Etymology
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Words related to R

larf 
representing a colloquial pronunciation of laugh, by 1836. Also see R.
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Three Rs (n.)

1824; said to have been given as a toast by Sir William Curtis (1752-1829), a beloved lord mayor of London in the 1820s, who seems to have been a figure of fun to whom many mangled phrases were attributed. Among the toasts he is alleged to have given at public dinners were "The Female Ladies of London;" "The three C's—Cox, King, and Curtis;" and "The three R's—Reading, Writing, and Rithmetic."

It has been very much the fashion amongst a class of persons to attribute to Sir W. C. ... a vulgarity and ignorance of speech which are by no means consistent with his character and conduct. The worthy and hospitable baronet has a rapid mode of speech, but it is always correct ; and although some eccentricities are mixed up in his composition, he is highly honourable, and has been a very useful member of society, particularly to his London constituents. [The Mirror, Jan. 29, 1825]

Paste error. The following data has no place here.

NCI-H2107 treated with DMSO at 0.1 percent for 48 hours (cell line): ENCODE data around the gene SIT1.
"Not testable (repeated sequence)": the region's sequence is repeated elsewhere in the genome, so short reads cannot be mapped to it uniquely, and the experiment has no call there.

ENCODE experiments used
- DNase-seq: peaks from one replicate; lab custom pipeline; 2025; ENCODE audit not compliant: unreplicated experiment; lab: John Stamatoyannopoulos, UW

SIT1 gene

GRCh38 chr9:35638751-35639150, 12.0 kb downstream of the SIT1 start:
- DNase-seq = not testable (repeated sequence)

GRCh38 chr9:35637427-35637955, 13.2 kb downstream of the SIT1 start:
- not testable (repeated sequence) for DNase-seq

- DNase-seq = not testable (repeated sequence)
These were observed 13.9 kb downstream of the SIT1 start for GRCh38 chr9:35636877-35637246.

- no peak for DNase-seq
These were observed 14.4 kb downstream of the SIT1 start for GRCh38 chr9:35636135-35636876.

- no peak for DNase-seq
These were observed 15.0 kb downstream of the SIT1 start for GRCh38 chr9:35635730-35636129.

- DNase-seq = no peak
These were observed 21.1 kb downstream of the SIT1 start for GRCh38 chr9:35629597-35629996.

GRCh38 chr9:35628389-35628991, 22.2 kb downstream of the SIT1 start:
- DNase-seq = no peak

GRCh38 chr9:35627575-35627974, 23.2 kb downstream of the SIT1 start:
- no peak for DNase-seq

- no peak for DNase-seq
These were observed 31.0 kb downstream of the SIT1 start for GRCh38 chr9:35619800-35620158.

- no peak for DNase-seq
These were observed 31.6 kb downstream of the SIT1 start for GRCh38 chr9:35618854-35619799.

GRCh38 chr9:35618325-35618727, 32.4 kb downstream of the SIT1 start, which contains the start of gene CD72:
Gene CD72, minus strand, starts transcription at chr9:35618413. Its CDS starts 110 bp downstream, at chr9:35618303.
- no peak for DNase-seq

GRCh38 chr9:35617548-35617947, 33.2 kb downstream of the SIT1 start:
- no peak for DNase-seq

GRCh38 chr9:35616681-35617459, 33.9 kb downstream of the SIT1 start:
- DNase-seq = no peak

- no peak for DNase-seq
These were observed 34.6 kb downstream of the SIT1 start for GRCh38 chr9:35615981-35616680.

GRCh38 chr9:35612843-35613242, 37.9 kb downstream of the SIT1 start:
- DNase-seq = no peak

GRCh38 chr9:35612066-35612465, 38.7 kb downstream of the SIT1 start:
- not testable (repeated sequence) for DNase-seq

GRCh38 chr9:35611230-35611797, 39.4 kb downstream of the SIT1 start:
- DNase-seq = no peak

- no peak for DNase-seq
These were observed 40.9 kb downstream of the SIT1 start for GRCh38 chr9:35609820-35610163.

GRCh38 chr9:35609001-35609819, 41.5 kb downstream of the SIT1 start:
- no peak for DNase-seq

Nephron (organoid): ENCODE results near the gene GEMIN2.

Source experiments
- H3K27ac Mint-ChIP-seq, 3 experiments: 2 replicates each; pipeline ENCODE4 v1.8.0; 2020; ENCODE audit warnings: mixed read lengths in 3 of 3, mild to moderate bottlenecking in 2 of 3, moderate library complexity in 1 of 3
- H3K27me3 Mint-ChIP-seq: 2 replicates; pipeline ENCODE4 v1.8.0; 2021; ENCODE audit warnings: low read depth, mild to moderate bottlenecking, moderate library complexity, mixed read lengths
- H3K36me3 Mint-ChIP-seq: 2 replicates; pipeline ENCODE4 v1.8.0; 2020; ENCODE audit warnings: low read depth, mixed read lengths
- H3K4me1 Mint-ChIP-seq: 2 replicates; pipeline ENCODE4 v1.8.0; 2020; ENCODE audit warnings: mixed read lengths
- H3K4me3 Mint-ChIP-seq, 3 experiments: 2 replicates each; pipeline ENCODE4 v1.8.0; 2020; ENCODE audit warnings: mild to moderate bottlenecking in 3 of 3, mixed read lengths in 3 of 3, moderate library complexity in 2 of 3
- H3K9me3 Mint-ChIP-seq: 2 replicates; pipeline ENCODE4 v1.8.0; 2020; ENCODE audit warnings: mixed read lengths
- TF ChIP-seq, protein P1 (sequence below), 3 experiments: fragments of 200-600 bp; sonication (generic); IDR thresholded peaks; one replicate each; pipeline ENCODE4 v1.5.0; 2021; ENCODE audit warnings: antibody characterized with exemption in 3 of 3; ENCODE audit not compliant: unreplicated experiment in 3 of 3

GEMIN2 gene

After listing some examples, the article continues:

It is, however, very certain, that at a city festival some years ago, having indulged very freely, he fell asleep, when some wag, choosing to consider him dead, wrote his epitaph, which was found next morning pinned to the baronet's dress coat:—
"Here lies the great Curtis,
Of London, Lord May'r:
He's left this here world,
And gone to that there."
kinda 

1890, representing a casual pronunciation of kind of (see kind (n.)). Also sometimes written kinder (1834) but the "humorous R" is not meant to be pronounced. Dickens has kiender.

loverly (adj.)
representing in print a Cockney pronunciation of lovely (adj.), 1907; also see R.
rhotacism (n.)

1830, "extensive or particular use of 'r'," from Modern Latin rhotacismus, from Greek rhotakizein, from rho "the letter -r-," from Hebrew or Phoenician roth (see R). Especially excessive use of the "r" sound (the "burr"). Also (1844) of the conversion of another sound, usually "s" to "r" (as in Aeolian Greek, which at the end of words changed -s to -r: hippor for hippos, etc.). Related: Rhotacize; rhotacization.

schoolmarm (n.)

also school-marm, "female school teacher," 1834, American English colloquial, in the popular countrified humor writing of "Major Jack Downing" of Maine (Seba Smith); a variant of school-ma'am (1828), from school (n.1) + ma'am. See R. Used figuratively from 1887 in reference to patronizing and priggish instruction.

School-mistress "woman who teaches in a school" is attested from c. 1500 (mid-14c. as a surname, scole-maistres). School-dame (1650s) was generally "an old woman who keeps a school for small children."